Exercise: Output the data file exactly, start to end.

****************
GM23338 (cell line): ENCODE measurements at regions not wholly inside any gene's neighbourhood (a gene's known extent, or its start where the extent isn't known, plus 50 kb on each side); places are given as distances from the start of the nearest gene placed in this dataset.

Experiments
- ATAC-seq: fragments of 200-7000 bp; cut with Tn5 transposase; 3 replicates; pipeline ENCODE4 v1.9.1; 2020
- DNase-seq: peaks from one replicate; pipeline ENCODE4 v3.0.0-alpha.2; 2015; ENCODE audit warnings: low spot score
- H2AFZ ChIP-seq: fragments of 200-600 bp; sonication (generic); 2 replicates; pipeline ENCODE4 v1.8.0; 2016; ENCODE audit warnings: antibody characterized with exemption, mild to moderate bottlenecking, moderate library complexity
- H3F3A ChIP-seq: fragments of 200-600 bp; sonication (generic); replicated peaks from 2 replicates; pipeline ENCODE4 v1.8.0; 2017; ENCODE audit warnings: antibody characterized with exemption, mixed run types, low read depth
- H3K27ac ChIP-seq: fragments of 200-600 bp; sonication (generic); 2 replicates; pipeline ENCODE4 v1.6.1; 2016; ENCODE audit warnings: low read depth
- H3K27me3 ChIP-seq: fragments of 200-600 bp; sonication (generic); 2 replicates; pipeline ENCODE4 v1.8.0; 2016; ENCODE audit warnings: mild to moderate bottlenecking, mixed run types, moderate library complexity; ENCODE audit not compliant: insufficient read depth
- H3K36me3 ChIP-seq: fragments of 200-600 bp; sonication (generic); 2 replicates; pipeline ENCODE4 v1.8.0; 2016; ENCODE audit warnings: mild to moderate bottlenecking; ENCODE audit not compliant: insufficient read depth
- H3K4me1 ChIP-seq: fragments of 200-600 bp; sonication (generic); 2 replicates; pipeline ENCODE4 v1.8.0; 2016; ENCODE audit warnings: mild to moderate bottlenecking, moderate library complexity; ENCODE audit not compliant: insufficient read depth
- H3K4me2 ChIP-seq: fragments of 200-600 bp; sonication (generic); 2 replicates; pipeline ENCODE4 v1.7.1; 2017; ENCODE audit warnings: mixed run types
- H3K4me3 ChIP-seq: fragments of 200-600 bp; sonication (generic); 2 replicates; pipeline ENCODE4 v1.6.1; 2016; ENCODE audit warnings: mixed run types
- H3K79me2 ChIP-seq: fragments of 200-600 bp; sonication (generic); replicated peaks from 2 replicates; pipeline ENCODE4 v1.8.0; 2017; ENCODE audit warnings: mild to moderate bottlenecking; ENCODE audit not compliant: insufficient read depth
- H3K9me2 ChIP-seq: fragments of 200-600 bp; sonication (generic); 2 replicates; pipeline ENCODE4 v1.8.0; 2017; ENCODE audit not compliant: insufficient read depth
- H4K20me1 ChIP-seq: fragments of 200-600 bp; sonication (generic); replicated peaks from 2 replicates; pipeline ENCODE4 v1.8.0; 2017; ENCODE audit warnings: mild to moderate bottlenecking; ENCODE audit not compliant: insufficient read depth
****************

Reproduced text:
GM23338 (cell line): ENCODE measurements at regions not wholly inside any gene's neighbourhood (a gene's known extent, or its start where the extent isn't known, plus 50 kb on each side); places are given as distances from the start of the nearest gene placed in this dataset.

Experiments
- ATAC-seq: fragments of 200-7000 bp; cut with Tn5 transposase; 3 replicates; pipeline ENCODE4 v1.9.1; 2020
- DNase-seq: peaks from one replicate; pipeline ENCODE4 v3.0.0-alpha.2; 2015; ENCODE audit warnings: low spot score
- H2AFZ ChIP-seq: fragments of 200-600 bp; sonication (generic); 2 replicates; pipeline ENCODE4 v1.8.0; 2016; ENCODE audit warnings: antibody characterized with exemption, mild to moderate bottlenecking, moderate library complexity
- H3F3A ChIP-seq: fragments of 200-600 bp; sonication (generic); replicated peaks from 2 replicates; pipeline ENCODE4 v1.8.0; 2017; ENCODE audit warnings: antibody characterized with exemption, mixed run types, low read depth
- H3K27ac ChIP-seq: fragments of 200-600 bp; sonication (generic); 2 replicates; pipeline ENCODE4 v1.6.1; 2016; ENCODE audit warnings: low read depth
- H3K27me3 ChIP-seq: fragments of 200-600 bp; sonication (generic); 2 replicates; pipeline ENCODE4 v1.8.0; 2016; ENCODE audit warnings: mild to moderate bottlenecking, mixed run types, moderate library complexity; ENCODE audit not compliant: insufficient read depth
- H3K36me3 ChIP-seq: fragments of 200-600 bp; sonication (generic); 2 replicates; pipeline ENCODE4 v1.8.0; 2016; ENCODE audit warnings: mild to moderate bottlenecking; ENCODE audit not compliant: insufficient read depth
- H3K4me1 ChIP-seq: fragments of 200-600 bp; sonication (generic); 2 replicates; pipeline ENCODE4 v1.8.0; 2016; ENCODE audit warnings: mild to moderate bottlenecking, moderate library complexity; ENCODE audit not compliant: insufficient read depth
- H3K4me2 ChIP-seq: fragments of 200-600 bp; sonication (generic); 2 replicates; pipeline ENCODE4 v1.7.1; 2017; ENCODE audit warnings: mixed run types
- H3K4me3 ChIP-seq: fragments of 200-600 bp; sonication (generic); 2 replicates; pipeline ENCODE4 v1.6.1; 2016; ENCODE audit warnings: mixed run types
- H3K79me2 ChIP-seq: fragments of 200-600 bp; sonication (generic); replicated peaks from 2 replicates; pipeline ENCODE4 v1.8.0; 2017; ENCODE audit warnings: mild to moderate bottlenecking; ENCODE audit not compliant: insufficient read depth
- H3K9me2 ChIP-seq: fragments of 200-600 bp; sonication (generic); 2 replicates; pipeline ENCODE4 v1.8.0; 2017; ENCODE audit not compliant: insufficient read depth
- H4K20me1 ChIP-seq: fragments of 200-600 bp; sonication (generic); replicated peaks from 2 replicates; pipeline ENCODE4 v1.8.0; 2017; ENCODE audit warnings: mild to moderate bottlenecking; ENCODE audit not compliant: insufficient read depth